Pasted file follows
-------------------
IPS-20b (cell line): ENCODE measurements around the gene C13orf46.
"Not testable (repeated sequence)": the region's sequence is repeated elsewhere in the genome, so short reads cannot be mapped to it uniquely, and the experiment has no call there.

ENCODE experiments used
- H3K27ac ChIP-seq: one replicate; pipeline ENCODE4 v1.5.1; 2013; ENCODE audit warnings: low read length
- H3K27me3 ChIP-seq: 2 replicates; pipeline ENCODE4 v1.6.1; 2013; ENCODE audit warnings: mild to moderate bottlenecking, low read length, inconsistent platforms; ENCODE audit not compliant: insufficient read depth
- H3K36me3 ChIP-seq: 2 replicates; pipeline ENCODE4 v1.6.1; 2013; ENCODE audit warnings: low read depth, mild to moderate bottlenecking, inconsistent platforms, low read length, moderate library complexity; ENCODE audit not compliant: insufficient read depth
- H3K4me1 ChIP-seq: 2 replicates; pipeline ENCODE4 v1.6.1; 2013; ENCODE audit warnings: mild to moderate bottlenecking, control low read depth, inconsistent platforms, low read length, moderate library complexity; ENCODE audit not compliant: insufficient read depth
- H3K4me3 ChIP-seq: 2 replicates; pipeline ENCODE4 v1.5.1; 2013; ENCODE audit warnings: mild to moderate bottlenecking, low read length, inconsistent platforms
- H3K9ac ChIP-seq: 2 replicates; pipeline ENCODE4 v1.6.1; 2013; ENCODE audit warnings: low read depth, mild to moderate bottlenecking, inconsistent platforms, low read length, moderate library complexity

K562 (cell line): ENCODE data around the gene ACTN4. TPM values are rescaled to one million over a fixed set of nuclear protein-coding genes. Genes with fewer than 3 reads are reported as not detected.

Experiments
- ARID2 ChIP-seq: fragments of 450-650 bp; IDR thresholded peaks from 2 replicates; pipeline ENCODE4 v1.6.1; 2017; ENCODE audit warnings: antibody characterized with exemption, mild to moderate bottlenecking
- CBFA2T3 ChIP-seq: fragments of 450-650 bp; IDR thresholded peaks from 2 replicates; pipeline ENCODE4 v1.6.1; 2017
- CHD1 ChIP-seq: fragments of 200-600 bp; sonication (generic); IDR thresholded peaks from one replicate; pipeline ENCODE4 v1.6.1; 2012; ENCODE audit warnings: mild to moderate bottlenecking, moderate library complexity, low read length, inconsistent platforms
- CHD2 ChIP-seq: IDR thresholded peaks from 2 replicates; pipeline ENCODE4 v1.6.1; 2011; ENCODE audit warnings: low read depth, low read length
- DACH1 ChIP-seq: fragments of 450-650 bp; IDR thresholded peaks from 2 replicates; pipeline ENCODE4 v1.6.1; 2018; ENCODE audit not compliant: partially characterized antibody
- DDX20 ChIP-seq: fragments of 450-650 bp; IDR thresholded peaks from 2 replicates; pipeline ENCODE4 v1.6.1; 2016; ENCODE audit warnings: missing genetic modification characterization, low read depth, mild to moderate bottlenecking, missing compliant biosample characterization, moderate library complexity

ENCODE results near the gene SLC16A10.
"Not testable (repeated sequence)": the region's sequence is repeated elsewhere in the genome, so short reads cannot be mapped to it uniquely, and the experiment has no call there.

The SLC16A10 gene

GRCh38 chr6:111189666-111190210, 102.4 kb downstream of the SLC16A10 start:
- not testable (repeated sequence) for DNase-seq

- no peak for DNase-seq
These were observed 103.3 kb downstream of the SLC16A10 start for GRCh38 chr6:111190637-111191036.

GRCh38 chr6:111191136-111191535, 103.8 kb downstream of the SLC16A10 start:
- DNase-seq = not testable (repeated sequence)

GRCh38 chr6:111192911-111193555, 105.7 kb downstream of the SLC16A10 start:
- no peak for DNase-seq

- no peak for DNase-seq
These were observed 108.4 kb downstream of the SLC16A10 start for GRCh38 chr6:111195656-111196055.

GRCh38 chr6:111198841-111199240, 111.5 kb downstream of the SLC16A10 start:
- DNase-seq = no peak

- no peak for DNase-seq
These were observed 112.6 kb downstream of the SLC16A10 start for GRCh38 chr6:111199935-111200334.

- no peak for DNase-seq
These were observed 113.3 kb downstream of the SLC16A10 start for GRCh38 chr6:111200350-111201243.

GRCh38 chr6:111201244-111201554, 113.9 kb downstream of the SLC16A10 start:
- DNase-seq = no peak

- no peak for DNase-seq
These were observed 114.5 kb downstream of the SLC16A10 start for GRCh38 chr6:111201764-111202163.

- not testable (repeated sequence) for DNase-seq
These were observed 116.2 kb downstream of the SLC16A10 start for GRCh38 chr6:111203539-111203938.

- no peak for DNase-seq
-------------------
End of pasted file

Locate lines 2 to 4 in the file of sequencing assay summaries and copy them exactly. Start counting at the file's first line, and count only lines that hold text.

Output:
"Not testable (repeated sequence)": the region's sequence is repeated elsewhere in the genome, so short reads cannot be mapped to it uniquely, and the experiment has no call there.

ENCODE experiments used
- H3K27ac ChIP-seq: one replicate; pipeline ENCODE4 v1.5.1; 2013; ENCODE audit warnings: low read length